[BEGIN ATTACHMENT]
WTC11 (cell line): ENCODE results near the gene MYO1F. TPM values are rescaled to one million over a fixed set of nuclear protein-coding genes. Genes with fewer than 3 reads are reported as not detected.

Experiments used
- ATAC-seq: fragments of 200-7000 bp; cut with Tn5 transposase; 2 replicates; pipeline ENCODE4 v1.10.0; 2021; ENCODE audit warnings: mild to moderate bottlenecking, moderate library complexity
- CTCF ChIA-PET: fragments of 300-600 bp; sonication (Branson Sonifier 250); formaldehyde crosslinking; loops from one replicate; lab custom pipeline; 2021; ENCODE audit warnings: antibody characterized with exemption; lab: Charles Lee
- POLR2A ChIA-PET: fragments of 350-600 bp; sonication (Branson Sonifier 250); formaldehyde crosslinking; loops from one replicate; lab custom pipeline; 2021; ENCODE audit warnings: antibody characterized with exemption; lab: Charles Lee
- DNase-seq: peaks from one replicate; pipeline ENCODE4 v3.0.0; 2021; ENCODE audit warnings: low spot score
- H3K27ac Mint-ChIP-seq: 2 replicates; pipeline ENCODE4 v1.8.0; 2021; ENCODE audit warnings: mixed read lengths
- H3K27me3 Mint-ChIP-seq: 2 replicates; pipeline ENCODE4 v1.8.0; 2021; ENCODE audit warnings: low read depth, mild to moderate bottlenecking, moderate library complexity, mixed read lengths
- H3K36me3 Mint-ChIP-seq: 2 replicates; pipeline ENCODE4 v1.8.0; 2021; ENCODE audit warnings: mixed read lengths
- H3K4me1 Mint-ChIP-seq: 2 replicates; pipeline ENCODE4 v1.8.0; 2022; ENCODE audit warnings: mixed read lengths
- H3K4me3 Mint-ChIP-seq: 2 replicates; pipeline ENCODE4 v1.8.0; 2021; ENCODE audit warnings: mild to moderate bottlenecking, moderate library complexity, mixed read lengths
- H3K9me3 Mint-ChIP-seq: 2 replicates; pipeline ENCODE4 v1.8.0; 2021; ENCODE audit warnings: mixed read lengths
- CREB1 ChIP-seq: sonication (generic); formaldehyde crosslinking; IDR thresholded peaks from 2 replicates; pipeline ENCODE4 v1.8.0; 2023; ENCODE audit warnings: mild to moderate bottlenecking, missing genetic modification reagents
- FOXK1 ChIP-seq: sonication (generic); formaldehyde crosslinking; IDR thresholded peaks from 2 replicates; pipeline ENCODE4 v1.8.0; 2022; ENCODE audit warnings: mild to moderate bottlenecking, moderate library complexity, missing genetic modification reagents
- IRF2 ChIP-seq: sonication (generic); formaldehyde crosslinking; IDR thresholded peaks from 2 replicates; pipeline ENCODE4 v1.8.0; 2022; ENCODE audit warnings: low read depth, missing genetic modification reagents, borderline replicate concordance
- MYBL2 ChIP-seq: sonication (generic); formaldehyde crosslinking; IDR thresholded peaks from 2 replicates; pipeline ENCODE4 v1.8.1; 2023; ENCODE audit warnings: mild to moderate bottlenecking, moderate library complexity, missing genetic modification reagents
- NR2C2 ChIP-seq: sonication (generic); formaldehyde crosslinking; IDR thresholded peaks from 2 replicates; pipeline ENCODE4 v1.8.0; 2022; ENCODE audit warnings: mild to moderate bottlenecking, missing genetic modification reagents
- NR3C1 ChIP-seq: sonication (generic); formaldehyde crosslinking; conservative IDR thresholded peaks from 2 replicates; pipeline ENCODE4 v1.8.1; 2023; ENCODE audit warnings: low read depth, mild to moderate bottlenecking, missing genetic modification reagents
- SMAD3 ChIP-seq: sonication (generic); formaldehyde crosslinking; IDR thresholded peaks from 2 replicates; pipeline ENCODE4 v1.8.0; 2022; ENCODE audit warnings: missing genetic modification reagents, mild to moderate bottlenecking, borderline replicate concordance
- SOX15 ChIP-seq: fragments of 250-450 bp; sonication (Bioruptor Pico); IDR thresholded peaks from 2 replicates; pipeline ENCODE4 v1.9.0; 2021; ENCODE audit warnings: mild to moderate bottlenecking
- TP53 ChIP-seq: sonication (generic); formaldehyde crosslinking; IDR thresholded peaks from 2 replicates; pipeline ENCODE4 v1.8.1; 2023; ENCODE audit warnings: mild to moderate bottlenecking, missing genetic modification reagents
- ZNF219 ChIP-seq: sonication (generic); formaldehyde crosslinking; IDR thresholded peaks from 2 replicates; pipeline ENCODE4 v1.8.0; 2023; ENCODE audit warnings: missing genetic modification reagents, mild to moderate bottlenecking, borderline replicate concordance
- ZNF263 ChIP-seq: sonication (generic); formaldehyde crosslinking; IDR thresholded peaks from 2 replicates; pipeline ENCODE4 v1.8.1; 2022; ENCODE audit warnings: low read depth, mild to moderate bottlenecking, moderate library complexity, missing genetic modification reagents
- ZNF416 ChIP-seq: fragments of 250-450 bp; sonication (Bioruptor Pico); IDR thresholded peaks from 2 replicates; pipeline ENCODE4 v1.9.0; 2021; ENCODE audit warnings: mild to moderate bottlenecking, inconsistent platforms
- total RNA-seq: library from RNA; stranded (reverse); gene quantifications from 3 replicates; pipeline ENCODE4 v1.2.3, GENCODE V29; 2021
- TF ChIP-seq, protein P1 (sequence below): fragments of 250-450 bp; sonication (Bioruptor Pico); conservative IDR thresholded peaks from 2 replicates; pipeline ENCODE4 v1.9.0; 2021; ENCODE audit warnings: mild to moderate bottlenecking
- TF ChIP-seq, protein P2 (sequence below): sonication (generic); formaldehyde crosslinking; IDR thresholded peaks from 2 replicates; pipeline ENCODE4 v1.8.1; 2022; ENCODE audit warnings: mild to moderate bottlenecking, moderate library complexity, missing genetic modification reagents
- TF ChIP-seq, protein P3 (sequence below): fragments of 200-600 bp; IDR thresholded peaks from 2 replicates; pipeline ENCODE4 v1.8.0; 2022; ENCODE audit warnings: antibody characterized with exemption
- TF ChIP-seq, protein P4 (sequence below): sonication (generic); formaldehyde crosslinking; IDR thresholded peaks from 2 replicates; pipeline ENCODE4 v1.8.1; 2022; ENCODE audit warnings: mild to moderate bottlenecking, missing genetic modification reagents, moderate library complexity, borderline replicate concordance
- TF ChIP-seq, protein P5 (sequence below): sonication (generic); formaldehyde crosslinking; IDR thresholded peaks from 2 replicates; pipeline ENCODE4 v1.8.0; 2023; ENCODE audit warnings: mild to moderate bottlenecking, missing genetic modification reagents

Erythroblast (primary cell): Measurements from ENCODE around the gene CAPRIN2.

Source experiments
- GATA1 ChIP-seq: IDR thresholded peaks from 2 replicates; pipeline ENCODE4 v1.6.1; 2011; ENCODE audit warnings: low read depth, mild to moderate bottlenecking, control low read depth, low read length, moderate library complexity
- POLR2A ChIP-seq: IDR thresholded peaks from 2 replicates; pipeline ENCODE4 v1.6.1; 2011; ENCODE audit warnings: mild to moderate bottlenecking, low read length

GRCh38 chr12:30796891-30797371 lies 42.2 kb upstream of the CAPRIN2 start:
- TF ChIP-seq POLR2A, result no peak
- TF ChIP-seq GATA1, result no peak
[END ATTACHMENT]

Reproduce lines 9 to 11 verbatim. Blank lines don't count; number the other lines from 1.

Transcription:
- H3K36me3 Mint-ChIP-seq: 2 replicates; pipeline ENCODE4 v1.8.0; 2021; ENCODE audit warnings: mixed read lengths
- H3K4me1 Mint-ChIP-seq: 2 replicates; pipeline ENCODE4 v1.8.0; 2022; ENCODE audit warnings: mixed read lengths
- H3K4me3 Mint-ChIP-seq: 2 replicates; pipeline ENCODE4 v1.8.0; 2021; ENCODE audit warnings: mild to moderate bottlenecking, moderate library complexity, mixed read lengths